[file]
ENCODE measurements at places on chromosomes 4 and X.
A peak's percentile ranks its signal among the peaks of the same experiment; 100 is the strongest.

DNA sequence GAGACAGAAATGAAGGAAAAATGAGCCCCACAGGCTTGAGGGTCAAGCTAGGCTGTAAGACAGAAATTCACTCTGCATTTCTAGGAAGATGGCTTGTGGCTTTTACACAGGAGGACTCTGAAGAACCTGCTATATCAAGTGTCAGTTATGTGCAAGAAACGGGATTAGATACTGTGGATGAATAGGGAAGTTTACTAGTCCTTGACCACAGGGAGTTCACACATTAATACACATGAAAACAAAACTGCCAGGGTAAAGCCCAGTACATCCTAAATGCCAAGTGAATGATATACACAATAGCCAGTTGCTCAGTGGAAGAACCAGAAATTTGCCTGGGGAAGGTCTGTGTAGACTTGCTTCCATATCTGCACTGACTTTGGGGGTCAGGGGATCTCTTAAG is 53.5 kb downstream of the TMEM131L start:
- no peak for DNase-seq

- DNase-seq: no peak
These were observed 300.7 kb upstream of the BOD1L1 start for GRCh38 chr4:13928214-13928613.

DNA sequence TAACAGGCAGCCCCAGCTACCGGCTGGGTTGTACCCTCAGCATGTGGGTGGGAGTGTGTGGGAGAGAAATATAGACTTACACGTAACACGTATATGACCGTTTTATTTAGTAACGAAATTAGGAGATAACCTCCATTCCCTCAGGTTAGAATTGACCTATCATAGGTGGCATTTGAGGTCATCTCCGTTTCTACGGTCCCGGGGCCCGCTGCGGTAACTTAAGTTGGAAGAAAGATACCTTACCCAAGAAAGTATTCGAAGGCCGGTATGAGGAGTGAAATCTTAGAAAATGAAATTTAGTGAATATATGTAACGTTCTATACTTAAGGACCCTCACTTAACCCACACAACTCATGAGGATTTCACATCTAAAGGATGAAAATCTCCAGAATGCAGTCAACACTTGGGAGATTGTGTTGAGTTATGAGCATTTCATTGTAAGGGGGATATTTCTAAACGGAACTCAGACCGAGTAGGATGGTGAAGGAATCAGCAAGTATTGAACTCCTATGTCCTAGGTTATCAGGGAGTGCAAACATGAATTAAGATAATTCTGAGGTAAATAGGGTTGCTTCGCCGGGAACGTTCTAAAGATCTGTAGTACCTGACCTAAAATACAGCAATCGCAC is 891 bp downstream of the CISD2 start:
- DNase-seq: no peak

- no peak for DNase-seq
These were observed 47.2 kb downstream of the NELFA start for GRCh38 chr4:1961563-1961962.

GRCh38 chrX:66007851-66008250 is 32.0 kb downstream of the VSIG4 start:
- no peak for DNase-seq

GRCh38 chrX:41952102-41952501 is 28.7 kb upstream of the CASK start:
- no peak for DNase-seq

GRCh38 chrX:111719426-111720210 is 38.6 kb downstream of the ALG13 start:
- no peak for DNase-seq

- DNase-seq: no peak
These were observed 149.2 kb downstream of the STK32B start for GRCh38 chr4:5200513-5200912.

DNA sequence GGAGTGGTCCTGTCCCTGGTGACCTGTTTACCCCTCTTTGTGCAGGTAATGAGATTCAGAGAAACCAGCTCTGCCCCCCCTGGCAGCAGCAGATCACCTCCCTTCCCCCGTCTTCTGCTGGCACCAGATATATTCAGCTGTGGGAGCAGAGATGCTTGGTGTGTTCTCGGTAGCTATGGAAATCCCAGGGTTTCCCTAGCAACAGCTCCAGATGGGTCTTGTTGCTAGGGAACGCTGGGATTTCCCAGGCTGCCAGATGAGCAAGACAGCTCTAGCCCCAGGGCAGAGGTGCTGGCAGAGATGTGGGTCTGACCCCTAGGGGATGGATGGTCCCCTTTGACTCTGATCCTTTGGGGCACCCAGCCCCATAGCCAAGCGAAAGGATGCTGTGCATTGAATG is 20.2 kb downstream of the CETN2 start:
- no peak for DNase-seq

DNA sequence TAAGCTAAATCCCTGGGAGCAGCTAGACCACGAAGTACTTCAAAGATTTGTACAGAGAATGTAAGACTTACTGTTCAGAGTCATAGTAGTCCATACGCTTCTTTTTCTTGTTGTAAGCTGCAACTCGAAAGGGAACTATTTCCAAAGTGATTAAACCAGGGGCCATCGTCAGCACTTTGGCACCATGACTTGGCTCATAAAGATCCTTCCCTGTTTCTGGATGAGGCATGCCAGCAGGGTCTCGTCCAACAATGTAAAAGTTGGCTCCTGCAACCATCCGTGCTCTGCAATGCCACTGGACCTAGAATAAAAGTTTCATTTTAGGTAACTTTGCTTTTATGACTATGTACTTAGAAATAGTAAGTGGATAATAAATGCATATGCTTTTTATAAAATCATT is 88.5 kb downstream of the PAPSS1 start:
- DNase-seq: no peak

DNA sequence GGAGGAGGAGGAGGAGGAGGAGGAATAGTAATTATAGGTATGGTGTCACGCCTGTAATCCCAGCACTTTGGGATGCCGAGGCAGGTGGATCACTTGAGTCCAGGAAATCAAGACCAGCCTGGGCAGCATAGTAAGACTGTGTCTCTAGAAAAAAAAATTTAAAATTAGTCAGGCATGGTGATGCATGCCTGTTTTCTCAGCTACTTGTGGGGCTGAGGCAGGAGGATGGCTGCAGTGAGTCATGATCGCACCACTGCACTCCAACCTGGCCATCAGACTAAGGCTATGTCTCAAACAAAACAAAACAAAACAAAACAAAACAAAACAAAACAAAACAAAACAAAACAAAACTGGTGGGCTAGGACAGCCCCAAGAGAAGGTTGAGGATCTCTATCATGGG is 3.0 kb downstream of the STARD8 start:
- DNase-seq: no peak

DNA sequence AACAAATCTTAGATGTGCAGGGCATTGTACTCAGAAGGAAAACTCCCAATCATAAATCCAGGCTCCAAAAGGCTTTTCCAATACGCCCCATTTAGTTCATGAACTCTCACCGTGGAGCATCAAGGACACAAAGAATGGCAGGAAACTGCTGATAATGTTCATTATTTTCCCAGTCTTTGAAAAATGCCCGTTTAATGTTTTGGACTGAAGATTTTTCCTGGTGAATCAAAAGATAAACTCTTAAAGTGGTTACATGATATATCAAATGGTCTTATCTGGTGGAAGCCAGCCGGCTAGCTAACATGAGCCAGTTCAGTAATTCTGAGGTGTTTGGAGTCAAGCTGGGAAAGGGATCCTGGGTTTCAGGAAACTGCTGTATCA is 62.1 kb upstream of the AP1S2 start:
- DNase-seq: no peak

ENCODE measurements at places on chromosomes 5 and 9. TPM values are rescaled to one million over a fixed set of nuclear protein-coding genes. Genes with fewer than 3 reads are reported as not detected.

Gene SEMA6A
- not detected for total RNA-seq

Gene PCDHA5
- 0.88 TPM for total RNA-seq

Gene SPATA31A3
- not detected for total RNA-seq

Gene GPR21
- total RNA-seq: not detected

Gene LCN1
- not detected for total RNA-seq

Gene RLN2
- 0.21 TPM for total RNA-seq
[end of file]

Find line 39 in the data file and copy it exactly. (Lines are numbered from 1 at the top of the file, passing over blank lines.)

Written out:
- 0.21 TPM for total RNA-seq